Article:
An international agricultural corporation will take over a Minyip grain centre.
Export Trading Group Australia has announced the acquisition of grain receiving and cleaning site Wimpak.
The company bought the company for an undisclosed amount and will officially take over from September 1.
Wimpak shareholders placed the business on the market last year for $8 million.
Export Trading Group Australia country manager Shayne Clark said the global company traded numerous agricultural commodities across the world.
"Pulses is one of our core businesses globally," he said.
"The business started trading in Australia in 2014 and it has expanded its business from there.
"We trade a lot of northern pulses such as desi chickpeas, as well as lentils."
Mr Clark said Export Trading Group had a long association with Wimpak.
"We knew Wimpak very well and the business has dedicated employees," he said.
Mr Clark said there would be no job losses at Wimpak.
"Wimpak will continue to operate as it is now, farmers won't see any differences," he said.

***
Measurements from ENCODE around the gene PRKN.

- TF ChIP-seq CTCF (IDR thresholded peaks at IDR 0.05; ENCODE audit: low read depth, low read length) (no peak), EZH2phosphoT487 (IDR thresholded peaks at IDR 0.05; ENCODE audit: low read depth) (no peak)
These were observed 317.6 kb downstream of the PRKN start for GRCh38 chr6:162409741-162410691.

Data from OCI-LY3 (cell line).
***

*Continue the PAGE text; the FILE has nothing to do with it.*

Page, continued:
"All the staff will stay employed and we hope to put on more staff because we want to build the business."
Mr Clark said farmers would benefit from the sale, as Export Trading Group had access to international markets.
"We can give them better market intelligence about what is happening overseas," he said.
Wimpak was started in Minyip in 1998 by a small group of Wimmera farmers and investors, looking to add value to locally produced commodities.
Their vision was to build a grain packing and cleaning centre within the region, specialising in pulses.
Wimpak general manager James French said it had been a long process for the current shareholders to get to this point.
"It has been wonderful to get this sale across the line, especially with someone of the calibre of Export Trading Group," he said.
"It was the kind of outcome the shareholders were looking for."
Mr French said it would be business as usual for the company moving forward.
"All staff will be continuing their employment at Minyip and from a grower perspective, everything should be the same," he said.
"That was one our aims in the sale, we wanted to make sure that everything stayed the same."
Mr French said Wimpak was vital to the Minyip community.
"It is the second biggest employer in town and it brings a large amount of trucks in from the outside area," he said.
"Those truck drivers use our supermarket and cafe, so it is a vital part of the community."
This story originally appeared on The Wimmera Mail Times